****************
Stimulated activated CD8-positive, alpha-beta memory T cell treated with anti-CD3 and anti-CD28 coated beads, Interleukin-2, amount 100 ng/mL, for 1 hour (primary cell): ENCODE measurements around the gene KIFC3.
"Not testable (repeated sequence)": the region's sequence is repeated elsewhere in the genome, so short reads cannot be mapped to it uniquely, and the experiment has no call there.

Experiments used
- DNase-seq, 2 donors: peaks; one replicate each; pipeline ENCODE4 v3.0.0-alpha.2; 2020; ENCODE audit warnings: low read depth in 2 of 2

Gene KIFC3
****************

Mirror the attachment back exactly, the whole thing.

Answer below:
Stimulated activated CD8-positive, alpha-beta memory T cell treated with anti-CD3 and anti-CD28 coated beads, Interleukin-2, amount 100 ng/mL, for 1 hour (primary cell): ENCODE measurements around the gene KIFC3.
"Not testable (repeated sequence)": the region's sequence is repeated elsewhere in the genome, so short reads cannot be mapped to it uniquely, and the experiment has no call there.

Experiments used
- DNase-seq, 2 donors: peaks; one replicate each; pipeline ENCODE4 v3.0.0-alpha.2; 2020; ENCODE audit warnings: low read depth in 2 of 2

Gene KIFC3